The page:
Assessing The Impact of Covid-19 on Lower-Limb Amputations in Underserved Populations

Dr Bill Releford
February 5, 2022

Avoidable lower-limb amputations increased in the wake of the COVID-19 pandemic. Before the virus broke out, the minority groups and underserved populations already had a hard time getting quality healthcare. The pandemic further exacerbated the state of the American healthcare system as hospitals and rehabilitation centers were filled with COVID-19 patients and the offices of doctors, therapists, and prosthetists closed.

COVID-19 Contribution to Amputation Rates

According to the Center for Disease Control and Prevention (CDC), people living with limb loss are also at a higher risk for COVID-19 infections because of underlying conditions such as diabetes and cancer. CDC adds that more than three-quarters of the people who died from COVID-19 had at least one preexisting condition, with diabetes accounting for 4 in 10 deaths.

The novel coronavirus is known to cause blood clots that restrict blood flow through arteries, including those in the lower extremity, leading to peripheral arterial disease (PAD). In turn, PAD often results in amputation and premature death.

COVID-19 causes restricted flow of oxygen into the lungs. When there’s little flow of oxygen in the lungs, the body naturally takes oxygen to the most precious organs such as the brain, heart, and lungs. It then robs oxygen from the limbs for more urgent needs and can result in gangrene, which may require amputation if not treated early.

Impact of COVID-19 in Preventive Care

Preventive care procedures such as using stents, balloons, or bypass surgery to improve blood flow are effective in preventing lower-limb amputations. However, Black Americans are more likely to get an amputation and less likely to receive amputation prevention preventive procedures than whites. As lockdowns and more measures were put in place, many medical clinics temporarily shut down and elective surgeries halted. The situation worsened for those patients that needed specialized and continuous care.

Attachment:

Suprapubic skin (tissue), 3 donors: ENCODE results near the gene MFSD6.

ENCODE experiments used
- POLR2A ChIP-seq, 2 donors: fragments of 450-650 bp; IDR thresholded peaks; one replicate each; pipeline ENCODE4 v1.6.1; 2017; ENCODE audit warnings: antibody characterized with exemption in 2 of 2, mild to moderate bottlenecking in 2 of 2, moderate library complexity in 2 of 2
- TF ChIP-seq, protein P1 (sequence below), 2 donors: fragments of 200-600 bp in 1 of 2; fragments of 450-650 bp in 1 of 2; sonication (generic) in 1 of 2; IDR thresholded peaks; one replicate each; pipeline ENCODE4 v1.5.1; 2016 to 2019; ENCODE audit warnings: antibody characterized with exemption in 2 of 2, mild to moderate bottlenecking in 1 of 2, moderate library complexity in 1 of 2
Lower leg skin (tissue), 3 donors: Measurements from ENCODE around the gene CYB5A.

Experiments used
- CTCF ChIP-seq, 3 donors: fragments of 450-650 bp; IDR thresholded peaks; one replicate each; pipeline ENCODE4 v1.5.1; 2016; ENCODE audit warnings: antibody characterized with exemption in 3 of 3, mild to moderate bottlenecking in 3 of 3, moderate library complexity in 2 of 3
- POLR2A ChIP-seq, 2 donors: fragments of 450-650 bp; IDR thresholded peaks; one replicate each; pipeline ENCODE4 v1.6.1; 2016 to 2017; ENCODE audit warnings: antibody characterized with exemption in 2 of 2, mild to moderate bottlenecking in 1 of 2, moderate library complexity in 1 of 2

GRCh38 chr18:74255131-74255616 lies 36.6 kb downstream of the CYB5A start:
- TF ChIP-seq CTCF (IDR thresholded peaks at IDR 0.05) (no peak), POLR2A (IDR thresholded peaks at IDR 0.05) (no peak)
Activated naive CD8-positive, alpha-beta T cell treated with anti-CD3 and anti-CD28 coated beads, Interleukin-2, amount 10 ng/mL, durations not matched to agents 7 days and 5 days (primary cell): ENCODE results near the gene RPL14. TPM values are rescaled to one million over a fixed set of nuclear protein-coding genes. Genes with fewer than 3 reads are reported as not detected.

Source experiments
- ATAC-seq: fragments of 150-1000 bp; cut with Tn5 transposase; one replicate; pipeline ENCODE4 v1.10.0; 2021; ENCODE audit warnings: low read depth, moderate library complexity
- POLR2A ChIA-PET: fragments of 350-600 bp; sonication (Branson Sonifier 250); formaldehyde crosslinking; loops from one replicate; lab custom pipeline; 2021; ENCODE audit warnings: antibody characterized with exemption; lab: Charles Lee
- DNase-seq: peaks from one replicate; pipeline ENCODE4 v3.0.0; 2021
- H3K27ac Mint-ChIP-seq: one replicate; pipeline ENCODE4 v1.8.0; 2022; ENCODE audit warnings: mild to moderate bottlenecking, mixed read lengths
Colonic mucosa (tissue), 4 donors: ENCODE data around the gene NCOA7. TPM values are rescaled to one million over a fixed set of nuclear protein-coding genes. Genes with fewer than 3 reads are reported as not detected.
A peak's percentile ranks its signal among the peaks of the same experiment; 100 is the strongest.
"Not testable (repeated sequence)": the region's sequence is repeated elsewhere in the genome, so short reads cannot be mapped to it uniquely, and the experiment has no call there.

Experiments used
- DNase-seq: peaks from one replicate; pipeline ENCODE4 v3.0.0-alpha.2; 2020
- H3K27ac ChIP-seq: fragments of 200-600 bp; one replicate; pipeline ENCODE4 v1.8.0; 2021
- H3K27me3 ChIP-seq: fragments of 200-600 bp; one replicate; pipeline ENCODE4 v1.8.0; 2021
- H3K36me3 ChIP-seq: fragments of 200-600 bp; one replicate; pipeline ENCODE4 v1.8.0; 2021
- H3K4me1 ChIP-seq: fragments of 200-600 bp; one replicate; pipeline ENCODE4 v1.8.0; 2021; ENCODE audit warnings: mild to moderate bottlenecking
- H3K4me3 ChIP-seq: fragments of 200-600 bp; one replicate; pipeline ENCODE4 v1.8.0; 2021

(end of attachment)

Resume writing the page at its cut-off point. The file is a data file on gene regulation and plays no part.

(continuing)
Managing PAD to prevent ulcers or restricted blood flow requires constant checkups. But even in normal times, many patients from underserved communities don’t get comprehensive medical care. Many people in communities of color either don’t know they need care or lack a good medical insurance cover despite advances in treatment and Medicaid expansion. Unfortunately, the pandemic only escalated existing disparities related to poor access to healthcare and lack of specialized treatment.

Concerns about contracting the virus also add to the challenges of preventive care during the pandemic. Many people were scared of in-person meetings with their healthcare providers and therefore skipped their checkup appointments.  

Early in the pandemic, services such as treatment for ulcers were considered “nonessential” by many hospitals. A national survey found that 90% of patients canceled elective surgeries during the pandemic. This led to increased hospital death for patients with urgent limb problems during the COVID surges. Also, those that visited hospitals were mostly non-whites exhibiting more advanced disease than pre-pandemic.